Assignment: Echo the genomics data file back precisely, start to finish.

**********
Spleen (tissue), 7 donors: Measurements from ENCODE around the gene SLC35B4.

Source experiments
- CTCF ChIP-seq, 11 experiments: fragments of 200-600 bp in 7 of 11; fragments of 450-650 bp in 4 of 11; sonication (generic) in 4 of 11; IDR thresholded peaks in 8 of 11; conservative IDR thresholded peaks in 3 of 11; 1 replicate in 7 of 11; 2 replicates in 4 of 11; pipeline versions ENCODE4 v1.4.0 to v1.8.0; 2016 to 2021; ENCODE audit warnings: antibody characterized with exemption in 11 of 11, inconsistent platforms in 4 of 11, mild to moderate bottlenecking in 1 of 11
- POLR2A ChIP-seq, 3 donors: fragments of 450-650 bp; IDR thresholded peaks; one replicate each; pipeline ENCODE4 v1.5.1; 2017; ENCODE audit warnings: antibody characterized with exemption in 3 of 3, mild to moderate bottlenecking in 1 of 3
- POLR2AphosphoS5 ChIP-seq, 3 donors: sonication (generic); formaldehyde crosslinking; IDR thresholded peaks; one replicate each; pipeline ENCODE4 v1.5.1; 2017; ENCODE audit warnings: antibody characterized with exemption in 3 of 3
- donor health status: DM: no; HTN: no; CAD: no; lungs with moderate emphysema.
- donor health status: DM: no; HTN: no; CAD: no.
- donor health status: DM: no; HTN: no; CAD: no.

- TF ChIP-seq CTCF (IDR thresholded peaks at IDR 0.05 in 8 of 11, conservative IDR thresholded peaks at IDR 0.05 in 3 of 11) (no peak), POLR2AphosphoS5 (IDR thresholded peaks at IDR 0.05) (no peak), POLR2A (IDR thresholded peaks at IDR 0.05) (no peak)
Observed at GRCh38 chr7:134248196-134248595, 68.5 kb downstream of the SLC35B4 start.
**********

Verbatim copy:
Spleen (tissue), 7 donors: Measurements from ENCODE around the gene SLC35B4.

Source experiments
- CTCF ChIP-seq, 11 experiments: fragments of 200-600 bp in 7 of 11; fragments of 450-650 bp in 4 of 11; sonication (generic) in 4 of 11; IDR thresholded peaks in 8 of 11; conservative IDR thresholded peaks in 3 of 11; 1 replicate in 7 of 11; 2 replicates in 4 of 11; pipeline versions ENCODE4 v1.4.0 to v1.8.0; 2016 to 2021; ENCODE audit warnings: antibody characterized with exemption in 11 of 11, inconsistent platforms in 4 of 11, mild to moderate bottlenecking in 1 of 11
- POLR2A ChIP-seq, 3 donors: fragments of 450-650 bp; IDR thresholded peaks; one replicate each; pipeline ENCODE4 v1.5.1; 2017; ENCODE audit warnings: antibody characterized with exemption in 3 of 3, mild to moderate bottlenecking in 1 of 3
- POLR2AphosphoS5 ChIP-seq, 3 donors: sonication (generic); formaldehyde crosslinking; IDR thresholded peaks; one replicate each; pipeline ENCODE4 v1.5.1; 2017; ENCODE audit warnings: antibody characterized with exemption in 3 of 3
- donor health status: DM: no; HTN: no; CAD: no; lungs with moderate emphysema.
- donor health status: DM: no; HTN: no; CAD: no.
- donor health status: DM: no; HTN: no; CAD: no.

- TF ChIP-seq CTCF (IDR thresholded peaks at IDR 0.05 in 8 of 11, conservative IDR thresholded peaks at IDR 0.05 in 3 of 11) (no peak), POLR2AphosphoS5 (IDR thresholded peaks at IDR 0.05) (no peak), POLR2A (IDR thresholded peaks at IDR 0.05) (no peak)
Observed at GRCh38 chr7:134248196-134248595, 68.5 kb downstream of the SLC35B4 start.